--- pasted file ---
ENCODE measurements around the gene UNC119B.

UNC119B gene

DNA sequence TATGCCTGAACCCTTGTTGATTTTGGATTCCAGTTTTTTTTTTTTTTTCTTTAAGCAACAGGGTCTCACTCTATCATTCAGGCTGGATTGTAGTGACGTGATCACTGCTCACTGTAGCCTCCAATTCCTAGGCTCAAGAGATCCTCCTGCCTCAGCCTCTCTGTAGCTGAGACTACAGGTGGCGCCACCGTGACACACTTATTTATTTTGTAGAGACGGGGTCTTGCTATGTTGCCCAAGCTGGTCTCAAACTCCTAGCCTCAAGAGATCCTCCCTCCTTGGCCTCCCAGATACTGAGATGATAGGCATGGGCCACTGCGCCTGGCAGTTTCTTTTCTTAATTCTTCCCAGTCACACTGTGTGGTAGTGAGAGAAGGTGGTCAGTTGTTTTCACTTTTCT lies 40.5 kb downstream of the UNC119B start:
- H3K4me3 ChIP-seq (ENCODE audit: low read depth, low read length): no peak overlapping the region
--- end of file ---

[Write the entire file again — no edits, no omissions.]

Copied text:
ENCODE measurements around the gene UNC119B.

UNC119B gene

DNA sequence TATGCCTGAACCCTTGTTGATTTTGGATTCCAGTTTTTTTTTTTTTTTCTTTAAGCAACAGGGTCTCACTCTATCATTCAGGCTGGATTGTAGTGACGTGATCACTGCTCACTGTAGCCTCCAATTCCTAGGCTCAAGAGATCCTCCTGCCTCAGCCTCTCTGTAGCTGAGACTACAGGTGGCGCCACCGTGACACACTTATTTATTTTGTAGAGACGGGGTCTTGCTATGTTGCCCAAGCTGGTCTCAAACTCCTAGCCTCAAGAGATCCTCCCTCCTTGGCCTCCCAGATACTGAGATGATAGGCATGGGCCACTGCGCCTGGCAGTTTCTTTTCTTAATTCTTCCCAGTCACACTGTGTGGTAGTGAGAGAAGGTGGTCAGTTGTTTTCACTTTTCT lies 40.5 kb downstream of the UNC119B start:
- H3K4me3 ChIP-seq (ENCODE audit: low read depth, low read length): no peak overlapping the region